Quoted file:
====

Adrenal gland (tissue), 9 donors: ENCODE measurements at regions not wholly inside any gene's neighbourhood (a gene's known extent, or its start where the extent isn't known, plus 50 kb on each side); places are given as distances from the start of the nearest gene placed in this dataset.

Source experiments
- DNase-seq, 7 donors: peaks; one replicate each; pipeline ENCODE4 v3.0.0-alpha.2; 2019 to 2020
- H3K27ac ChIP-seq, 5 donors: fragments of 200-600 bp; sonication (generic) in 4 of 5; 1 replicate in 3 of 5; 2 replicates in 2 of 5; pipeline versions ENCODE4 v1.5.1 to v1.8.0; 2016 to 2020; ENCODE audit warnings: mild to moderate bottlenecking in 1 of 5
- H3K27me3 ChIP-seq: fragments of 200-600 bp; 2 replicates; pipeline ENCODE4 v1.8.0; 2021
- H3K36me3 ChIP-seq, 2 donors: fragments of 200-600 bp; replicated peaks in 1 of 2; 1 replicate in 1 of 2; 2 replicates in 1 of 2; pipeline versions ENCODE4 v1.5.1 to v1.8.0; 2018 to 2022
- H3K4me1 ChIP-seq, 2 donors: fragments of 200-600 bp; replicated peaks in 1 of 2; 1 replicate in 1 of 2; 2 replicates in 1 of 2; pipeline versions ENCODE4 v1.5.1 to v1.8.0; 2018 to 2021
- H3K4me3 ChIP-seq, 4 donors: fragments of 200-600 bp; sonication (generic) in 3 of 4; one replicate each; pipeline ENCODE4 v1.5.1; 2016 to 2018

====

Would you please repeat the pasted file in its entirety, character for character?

Adrenal gland (tissue), 9 donors: ENCODE measurements at regions not wholly inside any gene's neighbourhood (a gene's known extent, or its start where the extent isn't known, plus 50 kb on each side); places are given as distances from the start of the nearest gene placed in this dataset.

Source experiments
- DNase-seq, 7 donors: peaks; one replicate each; pipeline ENCODE4 v3.0.0-alpha.2; 2019 to 2020
- H3K27ac ChIP-seq, 5 donors: fragments of 200-600 bp; sonication (generic) in 4 of 5; 1 replicate in 3 of 5; 2 replicates in 2 of 5; pipeline versions ENCODE4 v1.5.1 to v1.8.0; 2016 to 2020; ENCODE audit warnings: mild to moderate bottlenecking in 1 of 5
- H3K27me3 ChIP-seq: fragments of 200-600 bp; 2 replicates; pipeline ENCODE4 v1.8.0; 2021
- H3K36me3 ChIP-seq, 2 donors: fragments of 200-600 bp; replicated peaks in 1 of 2; 1 replicate in 1 of 2; 2 replicates in 1 of 2; pipeline versions ENCODE4 v1.5.1 to v1.8.0; 2018 to 2022
- H3K4me1 ChIP-seq, 2 donors: fragments of 200-600 bp; replicated peaks in 1 of 2; 1 replicate in 1 of 2; 2 replicates in 1 of 2; pipeline versions ENCODE4 v1.5.1 to v1.8.0; 2018 to 2021
- H3K4me3 ChIP-seq, 4 donors: fragments of 200-600 bp; sonication (generic) in 3 of 4; one replicate each; pipeline ENCODE4 v1.5.1; 2016 to 2018